By Frank Oshanugor
Many stakeholders at a public hearing held at the Lagos State House of Assembly on Wednesday, agreed that prohibition of open cattle grazing was the best way for the state to ensure security of lives and property.
This came even as the Speaker of the House, Rt. Hon. (Dr) Mudashiru Obasa, said the bill was intended to create an atmosphere that would encourage peaceful co-existence among residents.
Obasa, who was represented by the Deputy Speaker, Hon. Wasiu Eshilokun-Sanni, said in his keynote address that it was important to address the issue of cattle rearing, especially as it affects security and other human desires.
The Speaker added that the issues involved with the current ways of cattle rearing and open grazing called for concerted efforts for stability and economic development.
“If there is no security, there will be no peace and development. Farmers/herders clash appears to be the oldest. Both the farmers and herders are critical to food stability.
“Both of them affect our health. Their conflicts lead to insecurity and claim lives and properties. We must engage ourselves to make the right decisions,” the Speaker said.
Hon. Kehinde Joseph, Chairman of the House Committee on Agriculture, in his remark, said that the proposed law was meant to ensure peace between herders and farmers in the state.
According to Joseph, the proposed law is meant to ensure the registration of herders and prohibition cattle roaming.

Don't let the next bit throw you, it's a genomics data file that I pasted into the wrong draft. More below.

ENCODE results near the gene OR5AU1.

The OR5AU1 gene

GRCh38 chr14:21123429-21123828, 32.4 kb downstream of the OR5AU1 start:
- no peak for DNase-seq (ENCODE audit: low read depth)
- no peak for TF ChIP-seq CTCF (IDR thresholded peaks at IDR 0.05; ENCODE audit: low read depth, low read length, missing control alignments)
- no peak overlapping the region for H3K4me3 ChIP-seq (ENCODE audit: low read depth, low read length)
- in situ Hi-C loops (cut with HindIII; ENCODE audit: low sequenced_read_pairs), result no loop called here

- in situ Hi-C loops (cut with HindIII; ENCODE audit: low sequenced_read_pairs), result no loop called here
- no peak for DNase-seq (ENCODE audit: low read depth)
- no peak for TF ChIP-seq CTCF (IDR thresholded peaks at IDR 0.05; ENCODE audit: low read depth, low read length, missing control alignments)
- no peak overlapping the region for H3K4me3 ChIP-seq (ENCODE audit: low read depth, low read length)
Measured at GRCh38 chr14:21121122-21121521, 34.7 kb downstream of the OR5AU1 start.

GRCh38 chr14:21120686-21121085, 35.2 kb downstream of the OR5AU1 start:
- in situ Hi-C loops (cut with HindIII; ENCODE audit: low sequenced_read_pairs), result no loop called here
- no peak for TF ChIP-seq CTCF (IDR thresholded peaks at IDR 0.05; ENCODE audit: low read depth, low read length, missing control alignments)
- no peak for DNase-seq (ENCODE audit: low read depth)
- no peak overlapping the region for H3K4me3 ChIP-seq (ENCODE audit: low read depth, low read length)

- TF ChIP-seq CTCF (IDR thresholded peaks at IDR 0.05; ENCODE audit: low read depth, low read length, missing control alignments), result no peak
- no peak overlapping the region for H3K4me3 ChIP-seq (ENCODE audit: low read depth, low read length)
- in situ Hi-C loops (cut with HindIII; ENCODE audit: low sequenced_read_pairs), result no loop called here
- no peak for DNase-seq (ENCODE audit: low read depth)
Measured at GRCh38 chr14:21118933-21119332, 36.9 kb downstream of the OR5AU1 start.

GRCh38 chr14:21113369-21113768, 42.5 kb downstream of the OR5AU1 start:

“It will forestall herders/farmers clashes and redefine social and economic activities in the state.
“Members of Cattle Breeders Association will be sensitised on the new development and we will ensure strict compliance with the law, when it is passed,” he said.
Commenting, the President of the Lagos State Sheep Farmers Association, Alhaji Mustapha Ibrahim, described the bill as all-embracing and would ensure a symbiotic relationship between cattle rearers and farmers.
He also advocated for a legislation to promote the creation of farm estates across the state.
However, in his submission, Zonal Secretary of Myetti Allah Cattle Breeders Association in the South West, Meikudi Usman, appealed to the state government for assistance as he noted that ranching is more expensive than open grazing.
Usman, who agreed that there were some criminally-minded herders, argued that raising a cow in one location could increase the price of a cow to as much as N2 million just as he pleaded with the government to subsidise the cost of raising the cattle in one location.
“We agreed with some local chiefs in other states that anyone who wants to rear cow in a location should register and he should indicate when he is leaving.
“A Fulani man moves from one place to another to ply his trade, but we have some bad eggs that are causing trouble. The government should allow us to talk to our people that they do not want our cows to destroy people’s farmland.
“We have met with stakeholders in Ekiti, Ondo and even Oyo states and we reached agreements with them,” he said.
Chairman of Lagos State Butchers Association of Alhaji Alabi Bamidele Kazeem, also advocated for support to cattle breeders arguing that rearing animals in one location could be expensive.